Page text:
The OpenSSH Protocol under the Hood
Let's take a look at the OpenSSH family before we proceed.
As you can see in Figure 4, there are many executables and players in the grand scheme of things. However, the interplay is not a complex one. Everything I discussed above is actually implemented by SSH and sshd components (client and server, respectively). The other components are used rarely for key generation, agent forwarding and so on.
sftp-server is the subsystem for SSH. This is an FTP-like protocol, but it is highly secure and efficient, unlike the broken FTP protocol.
scp is a marvelously popular and convenient file transfer mechanism built on top of the SSH infrastructure. Because integrity protection is built in to the SSH wire protocol, file integrity is guaranteed. However, it does not have a resume feature for broken transfers, so you have to use it with rsync to get that facility.
Now, let's look at the kind of attacks and threat models SSH helps us guard against.
One of the most critical components of any cryptographic protocol is the quality of the random number generator. Because computers are deterministic devices, obtaining truly random data is a challenge. Common sources of entropy include disk access, keyboard and mouse input, process lifetimes and so forth. An incredibly large number of traditional UNIX programs have relied on the gettimeofday(2) system call. SSH also uses sound mechanisms to check the randomness of the pool of data.
One interesting attack specific to SSH is using control character sequences to terminate sessions and interfere with pty interactions, so we have to filter out suspicious character sequences.
The most critical and, unfortunately, the weakest point of SSH is server/host authentication. Reality and typical user negligence proves that we just say yes whenever a new host key is added to our trusted list. Efforts are underway to make this more secure and easier. If this is not ensured, different types of man-in-the-middle attacks are possible.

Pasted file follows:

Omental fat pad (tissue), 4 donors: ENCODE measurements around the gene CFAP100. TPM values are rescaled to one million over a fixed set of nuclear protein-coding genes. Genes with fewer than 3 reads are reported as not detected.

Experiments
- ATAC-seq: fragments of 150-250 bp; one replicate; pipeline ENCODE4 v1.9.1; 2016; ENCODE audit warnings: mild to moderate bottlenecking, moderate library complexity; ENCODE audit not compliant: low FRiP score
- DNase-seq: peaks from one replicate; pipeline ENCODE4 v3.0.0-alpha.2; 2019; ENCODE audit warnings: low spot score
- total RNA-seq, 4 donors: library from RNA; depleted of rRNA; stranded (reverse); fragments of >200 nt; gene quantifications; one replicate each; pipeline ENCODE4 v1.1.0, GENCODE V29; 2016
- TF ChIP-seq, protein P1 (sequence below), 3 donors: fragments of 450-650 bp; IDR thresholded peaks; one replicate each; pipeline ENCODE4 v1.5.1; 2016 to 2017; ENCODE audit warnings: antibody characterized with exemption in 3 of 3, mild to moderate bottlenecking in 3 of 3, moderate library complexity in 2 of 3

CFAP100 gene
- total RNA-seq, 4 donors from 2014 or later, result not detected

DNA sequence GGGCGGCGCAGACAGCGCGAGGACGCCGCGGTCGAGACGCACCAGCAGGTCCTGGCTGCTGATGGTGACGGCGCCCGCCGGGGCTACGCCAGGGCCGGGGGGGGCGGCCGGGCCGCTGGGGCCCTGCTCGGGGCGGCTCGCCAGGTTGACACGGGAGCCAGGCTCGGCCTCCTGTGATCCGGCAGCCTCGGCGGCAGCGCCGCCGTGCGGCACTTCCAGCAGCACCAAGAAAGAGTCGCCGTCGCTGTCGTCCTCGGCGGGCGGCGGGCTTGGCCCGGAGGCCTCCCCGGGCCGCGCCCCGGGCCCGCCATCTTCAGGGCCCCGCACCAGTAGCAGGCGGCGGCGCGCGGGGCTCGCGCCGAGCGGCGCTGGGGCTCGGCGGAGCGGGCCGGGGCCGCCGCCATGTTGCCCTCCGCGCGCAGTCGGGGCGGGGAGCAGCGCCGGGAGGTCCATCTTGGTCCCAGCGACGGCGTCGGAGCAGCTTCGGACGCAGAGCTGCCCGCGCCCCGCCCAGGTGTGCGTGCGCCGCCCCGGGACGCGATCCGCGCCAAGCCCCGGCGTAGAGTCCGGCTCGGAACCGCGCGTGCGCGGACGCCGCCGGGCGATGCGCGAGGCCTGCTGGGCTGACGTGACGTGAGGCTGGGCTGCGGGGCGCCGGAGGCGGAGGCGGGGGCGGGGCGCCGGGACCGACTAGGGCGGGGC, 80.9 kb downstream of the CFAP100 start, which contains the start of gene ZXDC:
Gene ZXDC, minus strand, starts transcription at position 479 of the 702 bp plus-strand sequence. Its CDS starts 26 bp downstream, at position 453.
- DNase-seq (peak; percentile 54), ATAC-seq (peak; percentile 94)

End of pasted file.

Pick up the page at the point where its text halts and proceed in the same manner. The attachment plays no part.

Girish Venkatachalam is a cryptographer with nearly a decade of experience working on various modern UNIX systems. He has developed IPSec from scratch on the Nucleus OS for a router and worked with the guts of Apache, OpenSSL and SSH. He can be reached at email@example.com.
Practical Task Scheduling Deployment
July 20, 2016 12:00 pm CDT
One of the best things about the UNIX environment (aside from being stable and efficient) is the vast array of software tools available to help you do your job. Traditionally, a UNIX tool does only one thing, but does that one thing very well. For example, grep is very easy to use and can search vast amounts of data quickly. The find tool can find a particular file or files based on all kinds of criteria. It's pretty easy to string these tools together to build even more powerful tools, such as a tool that finds all of the .log files in the /home directory and searches each one for a particular entry. This erector-set mentality allows UNIX system administrators to seem to always have the right tool for the job.
Cron traditionally has been considered another such a tool for job scheduling, but is it enough? This webinar considers that very question. The first part builds on a previous Geek Guide, Beyond Cron, and briefly describes how to know when it might be time to consider upgrading your job scheduling infrastructure. The second part presents an actual planning and implementation framework.
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